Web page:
Mississippi Launches Challenge to Roe v. Wade
In March 2018 the Governor of Mississippi signed a law banning elective abortions at 15 weeks of pregnancy and beyond.
The U.S. Supreme Court has ruled that states may not ban abortion before the unborn child reaches “viability”, i.e., before the child can potentially survive outside the womb, albeit with what the Court called “artificial aid.” Although the pre-viable period continues to shorten with advances in technology, viability will occur after 22 weeks of gestation in the very large percentage of cases.
This means that the 15-week ban enacted by Mississippi represents a direct challenge to a core Supreme Court abortion rule.
By launching this challenge, Mississippi provides a valuable opportunity for the Supreme Court to reconsider and potentially alter the viability rule to allow greater protections for unborn human life.
The Viability Rule
The viability rule provides that government may not prohibit abortion before viability. The U.S. Supreme Court created the viability rule in the 1973 Roe v. Wade decision and reaffirmed it in the 1992 Planned Parenthood v. Casey decision. Although the pre-viable period continues to shorten with advances in technology, viability will occur after 22 weeks of gestation in the very large percentage of cases.
There is no denying that, in the landmark 1992 Casey case, the Court purported to reaffirm the viability rule. The Court stated that “no changes of fact have rendered viability more or less appropriate as the point at which the balance of interests tips.” Further, a joint opinion in Casey authored by Justice Kennedy and two other justices described Roe as “a reasoned statement, elaborated with great care,” described the viability rule as the “most central principle” of Roe and a “rule of law” and “component of liberty” that “we cannot renounce,” and stated that “there is no line other than viability which is more workable.”
However, the Casey Court explained that it was affirming Roe’s central holding “with whatever degree of personal reluctance any of us may have.” Furthermore, the joint opinion authored by Justice Kennedy and two other justices admitted that the issue of viability was “not before us in the first instance.” The joint opinion explained that “[w]e do not need to say whether each of us, had we been Members of the Court when the valuation of the state interest [in the protection of potential life] came before it as an original matter, would have concluded, as the Roe Court did, that its weight is insufficient to justify a ban on abortions prior to viability even when it is subject to certain exceptions.”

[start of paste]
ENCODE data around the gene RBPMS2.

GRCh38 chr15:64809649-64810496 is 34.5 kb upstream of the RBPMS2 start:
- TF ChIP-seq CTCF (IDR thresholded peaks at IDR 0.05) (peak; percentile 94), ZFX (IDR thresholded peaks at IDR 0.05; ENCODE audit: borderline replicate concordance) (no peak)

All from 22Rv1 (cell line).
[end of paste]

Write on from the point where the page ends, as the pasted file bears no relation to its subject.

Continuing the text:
Fifteen years later, in the 2007 Gonzales v. Carhart partial-birth abortion case, Justice Kennedy wrote a majority opinion for the Court that applied the Casey standards. However, as University of Georgia Law Professor Randy Beck has explained (citations available here), Justice Kennedy’s opinion in Gonzales “introduced Casey’s standards with the statement ‘[w]e assume the following principles for the purposes of this opinion,’ as if the majority was saving for another day the question of whether the Casey plurality opinion should continue to control.” Professor Beck has published academic articles discussing the viability rule. He goes on to explain that “Justice Kennedy’s opinion [in Gonzales] later referenced ‘the principles accepted as controlling here,’ reinforcing the impression that the majority might not be fully committed to Casey as a final statement of the Court’s position on abortion rights.” Further, Justice Kennedy’s opinion in Gonzales, following his dissent in an earlier partial-birth abortion ban case called Stenberg v. Carhart, highlighted the gruesome and horrific nature of late abortion.